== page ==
Slættaratindur, translated as “flat summit”, is the highest mountain in the Faroe Islands, towering at 880 metres. On a clear day, all 18 islands of the Faroe Islands can be viewed from the top (some claim that Iceland’s Vatnajökull mountain can also be seen!). On June 21, the longest day of the year, it is tradition to climb Slættaratindur and watch the sun set and rise again.There are two points from which to start climbing to reach the summit; the first, from Gjógv, takes about four hours of hiking; the second, from Eiðisskarð, takes under an hour.As the country’s highest mountain, the mountain has an alluring effect on both old and young, Faroese and visitors. You start your trip at Eiðisskarð, which is the pass between Eiði and Funningur. Go over the fence at the parking lot where Eiðisskarð is highest. At this first leg, there is no path as such up to Slættaratindur, but when you go up, stay in a straight line from the parking lot. The fence is on your right-hand side. When you get to about 670 metres’ altitude, or after about a 30-40 minutes’ walk, you will come to the path that leads to the top . The path is inclined uphill to the left. Here, you are already so high that you have a view of, e.g. Haldórsvík, with the eight-sided church and a string of mountains that encircle the villages in the north. Throughout the hike, you will be accompanied by sheep that graze at the top of the Faroe Islands.
Despite being only 63km from the capital city of Tórshavn, the village can leave you feeling light years away from reality and society. There is not much happening there; nature is all one needs to keep occupied. Gjógv has one of the best natural harbors in the Faroe Islands and has a rich fishing history. Rich history doesn’t come without a tragedy or two, and Gjógv is no exception.
In the village, you will undoubtedly see a memorial dedicated to the many fishermen who lost their lives at sea. We never saw another soul in Gjógv, not even a local, so this really humanized the place and reminded me that life on the beautiful Faroe Islands didn’t come without countless sacrifices. The memorial is imaged by a female and two children looking out to the sea with the names of the lost fishermen behind them.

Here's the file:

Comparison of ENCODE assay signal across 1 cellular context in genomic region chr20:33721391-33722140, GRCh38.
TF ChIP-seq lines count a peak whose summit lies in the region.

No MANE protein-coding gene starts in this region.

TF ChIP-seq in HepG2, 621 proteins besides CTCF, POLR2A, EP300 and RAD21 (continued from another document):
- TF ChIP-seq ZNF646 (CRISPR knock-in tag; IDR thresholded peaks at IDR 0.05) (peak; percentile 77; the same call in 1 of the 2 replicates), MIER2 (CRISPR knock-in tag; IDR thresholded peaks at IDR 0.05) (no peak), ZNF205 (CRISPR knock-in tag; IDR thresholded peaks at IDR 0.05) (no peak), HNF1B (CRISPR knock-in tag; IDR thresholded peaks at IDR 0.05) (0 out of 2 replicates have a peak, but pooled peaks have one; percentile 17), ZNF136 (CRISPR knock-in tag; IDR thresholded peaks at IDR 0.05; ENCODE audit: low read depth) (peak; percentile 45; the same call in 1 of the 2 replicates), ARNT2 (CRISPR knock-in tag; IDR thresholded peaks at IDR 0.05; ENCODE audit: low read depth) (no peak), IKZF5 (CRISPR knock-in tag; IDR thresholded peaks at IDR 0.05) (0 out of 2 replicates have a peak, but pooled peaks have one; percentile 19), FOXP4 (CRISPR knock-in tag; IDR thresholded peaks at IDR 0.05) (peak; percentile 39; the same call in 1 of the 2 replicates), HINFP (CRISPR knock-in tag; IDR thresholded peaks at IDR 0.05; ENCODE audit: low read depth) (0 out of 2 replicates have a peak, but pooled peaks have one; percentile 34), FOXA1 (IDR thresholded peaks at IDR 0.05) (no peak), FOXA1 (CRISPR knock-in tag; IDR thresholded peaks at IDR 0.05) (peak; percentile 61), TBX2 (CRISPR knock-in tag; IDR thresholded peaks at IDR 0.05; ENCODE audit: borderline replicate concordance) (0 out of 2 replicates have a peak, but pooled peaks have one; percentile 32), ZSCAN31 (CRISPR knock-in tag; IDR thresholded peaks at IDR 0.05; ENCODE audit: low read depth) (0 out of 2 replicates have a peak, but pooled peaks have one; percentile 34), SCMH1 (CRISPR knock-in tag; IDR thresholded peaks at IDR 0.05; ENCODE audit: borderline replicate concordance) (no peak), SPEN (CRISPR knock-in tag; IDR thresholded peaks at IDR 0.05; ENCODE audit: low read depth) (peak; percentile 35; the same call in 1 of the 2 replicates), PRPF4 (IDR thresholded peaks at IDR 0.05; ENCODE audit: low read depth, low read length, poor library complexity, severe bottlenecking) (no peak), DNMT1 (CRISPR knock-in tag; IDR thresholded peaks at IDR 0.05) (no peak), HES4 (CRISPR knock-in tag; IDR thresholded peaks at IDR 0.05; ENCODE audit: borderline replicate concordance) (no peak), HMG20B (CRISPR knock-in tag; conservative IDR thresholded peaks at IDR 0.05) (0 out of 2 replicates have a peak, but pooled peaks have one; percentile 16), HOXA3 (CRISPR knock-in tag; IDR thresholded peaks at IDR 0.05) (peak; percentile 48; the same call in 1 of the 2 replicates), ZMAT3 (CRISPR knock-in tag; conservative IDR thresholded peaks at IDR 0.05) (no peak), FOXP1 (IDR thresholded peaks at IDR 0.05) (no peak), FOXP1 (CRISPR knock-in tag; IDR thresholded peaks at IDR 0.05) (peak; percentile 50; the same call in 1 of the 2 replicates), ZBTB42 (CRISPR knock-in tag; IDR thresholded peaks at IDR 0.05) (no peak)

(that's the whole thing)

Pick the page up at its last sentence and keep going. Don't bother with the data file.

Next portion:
The statue was created by Janus Kamban. His name is well-known across the Faroes for his commemorative statues throughout the islands.
Day 5 Hike to Krosstindur
Day 6 & 7 Go Birdwatching in Mykines
Spectacular beauty. It is as simple as that.
The hike from the old solitary Mykines village with turf-roofed houses to the lighthouse at the end of the the islet of Mykineshólmur is truly something special – an otherworldly experience at the edge of this world. This secluded island, with its rolling hills and precipitous cliffs, has deservedly become a traveller’s favourite.
Enjoy tremendous views of the ocean to the west and other islands to the east as you walk across the island dubbed the “paradise of birds” because of its magnificent and rich bird life, including hundreds of cute puffins nestled in burrows in the clifftops during the summer months.
Day 8. Gasadalur
Home to the beautiful waterfall Múlafossur, the village of Gásadalur sits tucked away between lush green fields and soaring mountains to all sides. It is one of those locations that you only imagine you will experience through photographs.Prior to 2004, there were only three ways of reaching the tiny community; none of them included travel by car. One way was to hike over the 700-metre mountains, and the other two options were by boat or helicopter. The inaccessibility of the remote location meant the village’s population fell dramatically.In 2004, a tunnel was blasted through one of the mountains, allowing automobile travel to the isolated settlement. Today, the population totals approximately a dozen people.
Day 9 Explore Vágar
Q. I never been on a solo trip, will I enjoy it?
Ans. At TBT 90% solo travelers join the trip because they do not have friends who want to go with them or they don’t want to go with friends so yes you will meet like minded people on trip and you will enjoy it.
Q.Can I see pictures from your earlier trips?
Ans. Yes, click on this LINK
Q. How we will travel from one city to another?
Ans. Private taxi.
Q. What kind of hotels we will be staying?
Ans. We will be staying best hostels+hotels in the city center, if you need the names of the properties then email us on [email protected]